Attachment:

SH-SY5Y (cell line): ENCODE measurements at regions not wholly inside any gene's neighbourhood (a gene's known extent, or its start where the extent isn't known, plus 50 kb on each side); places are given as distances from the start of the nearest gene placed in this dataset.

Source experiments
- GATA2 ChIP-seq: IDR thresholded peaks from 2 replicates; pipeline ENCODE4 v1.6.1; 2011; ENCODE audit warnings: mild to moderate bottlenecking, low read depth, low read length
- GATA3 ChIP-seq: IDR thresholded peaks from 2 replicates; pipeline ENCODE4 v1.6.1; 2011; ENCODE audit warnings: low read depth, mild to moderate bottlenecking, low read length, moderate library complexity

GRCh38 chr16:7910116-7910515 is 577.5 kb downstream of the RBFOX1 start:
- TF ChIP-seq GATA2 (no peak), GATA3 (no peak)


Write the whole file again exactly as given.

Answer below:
SH-SY5Y (cell line): ENCODE measurements at regions not wholly inside any gene's neighbourhood (a gene's known extent, or its start where the extent isn't known, plus 50 kb on each side); places are given as distances from the start of the nearest gene placed in this dataset.

Source experiments
- GATA2 ChIP-seq: IDR thresholded peaks from 2 replicates; pipeline ENCODE4 v1.6.1; 2011; ENCODE audit warnings: mild to moderate bottlenecking, low read depth, low read length
- GATA3 ChIP-seq: IDR thresholded peaks from 2 replicates; pipeline ENCODE4 v1.6.1; 2011; ENCODE audit warnings: low read depth, mild to moderate bottlenecking, low read length, moderate library complexity

GRCh38 chr16:7910116-7910515 is 577.5 kb downstream of the RBFOX1 start:
- TF ChIP-seq GATA2 (no peak), GATA3 (no peak)